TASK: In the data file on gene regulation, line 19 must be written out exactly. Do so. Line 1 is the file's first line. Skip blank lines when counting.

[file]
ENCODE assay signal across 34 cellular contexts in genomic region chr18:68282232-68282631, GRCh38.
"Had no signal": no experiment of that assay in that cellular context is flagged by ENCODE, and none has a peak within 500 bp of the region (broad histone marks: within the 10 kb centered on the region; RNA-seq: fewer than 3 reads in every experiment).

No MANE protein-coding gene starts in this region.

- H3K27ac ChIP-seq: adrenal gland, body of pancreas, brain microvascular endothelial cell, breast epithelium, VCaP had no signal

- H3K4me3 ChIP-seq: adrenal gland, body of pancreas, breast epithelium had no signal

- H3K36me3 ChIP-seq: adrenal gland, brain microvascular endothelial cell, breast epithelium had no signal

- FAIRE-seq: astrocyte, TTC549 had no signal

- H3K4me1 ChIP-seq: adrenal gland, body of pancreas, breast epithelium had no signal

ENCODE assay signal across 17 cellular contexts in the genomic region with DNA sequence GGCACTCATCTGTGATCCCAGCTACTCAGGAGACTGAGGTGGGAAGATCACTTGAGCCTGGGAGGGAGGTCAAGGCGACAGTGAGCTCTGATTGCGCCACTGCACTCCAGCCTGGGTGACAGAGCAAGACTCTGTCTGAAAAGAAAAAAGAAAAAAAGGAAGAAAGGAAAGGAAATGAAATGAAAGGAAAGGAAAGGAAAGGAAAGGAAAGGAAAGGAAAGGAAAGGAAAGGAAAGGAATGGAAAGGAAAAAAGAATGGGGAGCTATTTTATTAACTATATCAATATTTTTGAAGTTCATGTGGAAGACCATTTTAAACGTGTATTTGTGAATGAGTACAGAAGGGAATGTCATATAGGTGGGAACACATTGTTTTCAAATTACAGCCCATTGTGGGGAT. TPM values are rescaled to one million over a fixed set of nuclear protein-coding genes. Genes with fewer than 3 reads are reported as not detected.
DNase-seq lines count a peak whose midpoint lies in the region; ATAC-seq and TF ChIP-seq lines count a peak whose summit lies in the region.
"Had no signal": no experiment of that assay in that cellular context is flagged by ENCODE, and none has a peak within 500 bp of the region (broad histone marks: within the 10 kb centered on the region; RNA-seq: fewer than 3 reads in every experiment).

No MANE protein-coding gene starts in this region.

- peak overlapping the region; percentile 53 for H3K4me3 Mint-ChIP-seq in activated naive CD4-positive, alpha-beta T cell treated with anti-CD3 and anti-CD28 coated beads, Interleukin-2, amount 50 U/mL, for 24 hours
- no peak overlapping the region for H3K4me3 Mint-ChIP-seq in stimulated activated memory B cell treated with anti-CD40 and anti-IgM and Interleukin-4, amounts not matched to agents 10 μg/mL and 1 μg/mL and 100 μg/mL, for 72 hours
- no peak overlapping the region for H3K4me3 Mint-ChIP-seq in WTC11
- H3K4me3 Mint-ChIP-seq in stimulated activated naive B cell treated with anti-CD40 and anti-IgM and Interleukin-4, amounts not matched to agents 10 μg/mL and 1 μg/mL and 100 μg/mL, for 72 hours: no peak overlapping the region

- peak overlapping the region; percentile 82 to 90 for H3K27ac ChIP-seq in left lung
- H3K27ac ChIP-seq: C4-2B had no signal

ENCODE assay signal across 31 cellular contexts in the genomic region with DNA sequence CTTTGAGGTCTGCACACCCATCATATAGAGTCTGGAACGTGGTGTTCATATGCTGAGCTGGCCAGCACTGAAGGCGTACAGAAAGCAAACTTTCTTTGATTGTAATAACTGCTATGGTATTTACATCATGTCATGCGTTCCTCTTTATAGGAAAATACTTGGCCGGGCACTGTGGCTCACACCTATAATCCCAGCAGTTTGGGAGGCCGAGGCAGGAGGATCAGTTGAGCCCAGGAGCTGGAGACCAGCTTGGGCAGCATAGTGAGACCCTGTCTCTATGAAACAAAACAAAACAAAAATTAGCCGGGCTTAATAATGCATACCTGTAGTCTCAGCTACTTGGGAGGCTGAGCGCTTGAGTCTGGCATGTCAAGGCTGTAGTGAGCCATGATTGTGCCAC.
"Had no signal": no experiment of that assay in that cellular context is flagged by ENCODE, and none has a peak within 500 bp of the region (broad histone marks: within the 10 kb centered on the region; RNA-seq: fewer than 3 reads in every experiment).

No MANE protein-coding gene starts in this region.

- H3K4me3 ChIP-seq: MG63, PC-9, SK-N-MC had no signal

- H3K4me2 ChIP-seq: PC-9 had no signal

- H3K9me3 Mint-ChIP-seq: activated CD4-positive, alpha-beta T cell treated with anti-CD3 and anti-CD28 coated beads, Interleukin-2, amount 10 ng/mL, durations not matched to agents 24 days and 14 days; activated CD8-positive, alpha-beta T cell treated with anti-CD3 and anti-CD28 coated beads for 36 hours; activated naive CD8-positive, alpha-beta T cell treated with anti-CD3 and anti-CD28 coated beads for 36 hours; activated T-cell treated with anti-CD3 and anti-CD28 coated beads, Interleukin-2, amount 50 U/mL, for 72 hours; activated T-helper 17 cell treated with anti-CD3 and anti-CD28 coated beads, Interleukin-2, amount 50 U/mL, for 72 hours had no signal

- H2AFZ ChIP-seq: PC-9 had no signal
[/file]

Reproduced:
ENCODE assay signal across 31 cellular contexts in the genomic region with DNA sequence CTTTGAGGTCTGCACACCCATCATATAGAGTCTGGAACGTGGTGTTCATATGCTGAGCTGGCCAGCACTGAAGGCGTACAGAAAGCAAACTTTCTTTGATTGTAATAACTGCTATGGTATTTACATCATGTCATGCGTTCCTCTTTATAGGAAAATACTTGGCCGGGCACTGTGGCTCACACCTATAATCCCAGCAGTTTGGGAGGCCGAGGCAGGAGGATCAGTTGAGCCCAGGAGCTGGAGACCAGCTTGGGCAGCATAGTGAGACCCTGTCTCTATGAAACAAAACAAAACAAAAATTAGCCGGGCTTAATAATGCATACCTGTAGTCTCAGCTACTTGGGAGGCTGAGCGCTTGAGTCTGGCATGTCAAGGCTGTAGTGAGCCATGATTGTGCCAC.